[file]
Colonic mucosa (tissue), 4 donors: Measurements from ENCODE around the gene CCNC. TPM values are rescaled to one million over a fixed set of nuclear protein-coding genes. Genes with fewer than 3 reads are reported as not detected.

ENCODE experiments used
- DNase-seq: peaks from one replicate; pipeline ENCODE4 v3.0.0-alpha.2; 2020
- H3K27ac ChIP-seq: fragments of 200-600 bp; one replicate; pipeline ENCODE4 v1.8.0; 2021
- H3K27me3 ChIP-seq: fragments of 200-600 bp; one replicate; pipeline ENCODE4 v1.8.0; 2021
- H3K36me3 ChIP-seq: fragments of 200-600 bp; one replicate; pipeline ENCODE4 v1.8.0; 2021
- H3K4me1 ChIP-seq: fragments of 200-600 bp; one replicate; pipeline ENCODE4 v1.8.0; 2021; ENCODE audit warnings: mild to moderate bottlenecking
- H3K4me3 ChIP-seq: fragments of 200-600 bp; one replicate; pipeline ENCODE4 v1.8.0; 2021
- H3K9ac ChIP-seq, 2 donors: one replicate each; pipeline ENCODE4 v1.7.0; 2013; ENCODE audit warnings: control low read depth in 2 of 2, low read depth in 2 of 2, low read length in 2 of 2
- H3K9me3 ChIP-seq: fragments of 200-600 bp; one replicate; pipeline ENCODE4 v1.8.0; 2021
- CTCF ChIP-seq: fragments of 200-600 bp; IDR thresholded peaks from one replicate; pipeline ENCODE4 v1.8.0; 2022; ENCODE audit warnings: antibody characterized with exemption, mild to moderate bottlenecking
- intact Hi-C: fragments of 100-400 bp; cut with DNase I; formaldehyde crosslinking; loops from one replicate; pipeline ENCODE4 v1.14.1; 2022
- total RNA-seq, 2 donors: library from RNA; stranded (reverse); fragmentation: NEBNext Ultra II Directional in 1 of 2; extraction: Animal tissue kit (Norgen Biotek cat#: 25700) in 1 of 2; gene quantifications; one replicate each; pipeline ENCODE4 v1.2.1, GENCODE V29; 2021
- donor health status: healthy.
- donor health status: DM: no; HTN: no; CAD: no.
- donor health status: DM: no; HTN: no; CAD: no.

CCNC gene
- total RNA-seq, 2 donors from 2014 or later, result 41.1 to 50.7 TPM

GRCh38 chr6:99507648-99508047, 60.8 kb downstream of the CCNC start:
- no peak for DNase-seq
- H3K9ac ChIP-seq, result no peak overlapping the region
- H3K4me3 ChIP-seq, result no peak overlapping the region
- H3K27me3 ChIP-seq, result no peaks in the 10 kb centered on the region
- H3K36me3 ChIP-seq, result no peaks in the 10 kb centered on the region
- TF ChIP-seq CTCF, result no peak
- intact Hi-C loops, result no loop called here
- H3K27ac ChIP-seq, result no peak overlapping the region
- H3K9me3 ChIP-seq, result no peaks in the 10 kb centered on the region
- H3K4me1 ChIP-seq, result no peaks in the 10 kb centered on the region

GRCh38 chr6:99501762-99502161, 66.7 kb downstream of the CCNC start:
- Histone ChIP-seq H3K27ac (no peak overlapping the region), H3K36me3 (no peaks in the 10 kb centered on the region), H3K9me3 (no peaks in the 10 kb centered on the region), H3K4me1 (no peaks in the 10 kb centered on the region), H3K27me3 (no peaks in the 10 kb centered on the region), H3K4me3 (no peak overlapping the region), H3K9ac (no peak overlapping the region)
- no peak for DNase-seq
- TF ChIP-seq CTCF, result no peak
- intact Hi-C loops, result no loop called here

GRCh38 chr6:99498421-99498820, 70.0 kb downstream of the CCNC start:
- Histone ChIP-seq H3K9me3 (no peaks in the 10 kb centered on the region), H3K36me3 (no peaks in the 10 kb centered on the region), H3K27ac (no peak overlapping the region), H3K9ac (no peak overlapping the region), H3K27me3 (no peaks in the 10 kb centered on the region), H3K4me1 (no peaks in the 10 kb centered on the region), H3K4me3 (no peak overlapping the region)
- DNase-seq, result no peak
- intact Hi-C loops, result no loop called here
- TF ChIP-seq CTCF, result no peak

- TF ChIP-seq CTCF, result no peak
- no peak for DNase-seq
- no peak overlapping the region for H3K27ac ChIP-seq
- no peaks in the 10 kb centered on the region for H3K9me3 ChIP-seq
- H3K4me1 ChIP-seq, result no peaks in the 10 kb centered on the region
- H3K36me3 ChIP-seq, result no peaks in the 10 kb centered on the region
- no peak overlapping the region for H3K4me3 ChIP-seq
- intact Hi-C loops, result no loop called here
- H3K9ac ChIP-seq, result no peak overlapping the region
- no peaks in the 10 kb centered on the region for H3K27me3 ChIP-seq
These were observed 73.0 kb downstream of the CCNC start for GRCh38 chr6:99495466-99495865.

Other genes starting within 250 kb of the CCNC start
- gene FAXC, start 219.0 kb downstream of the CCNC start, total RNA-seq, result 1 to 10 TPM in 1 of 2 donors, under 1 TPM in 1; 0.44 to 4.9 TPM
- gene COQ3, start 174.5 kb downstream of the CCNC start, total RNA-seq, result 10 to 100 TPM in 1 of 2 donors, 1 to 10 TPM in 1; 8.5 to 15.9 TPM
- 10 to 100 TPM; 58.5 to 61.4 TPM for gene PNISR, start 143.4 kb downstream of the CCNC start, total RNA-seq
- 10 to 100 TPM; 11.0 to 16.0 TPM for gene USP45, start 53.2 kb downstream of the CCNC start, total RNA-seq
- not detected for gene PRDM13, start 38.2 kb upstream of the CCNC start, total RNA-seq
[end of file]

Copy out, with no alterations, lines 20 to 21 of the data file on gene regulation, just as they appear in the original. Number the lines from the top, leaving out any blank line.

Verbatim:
- no peak for DNase-seq
- H3K9ac ChIP-seq, result no peak overlapping the region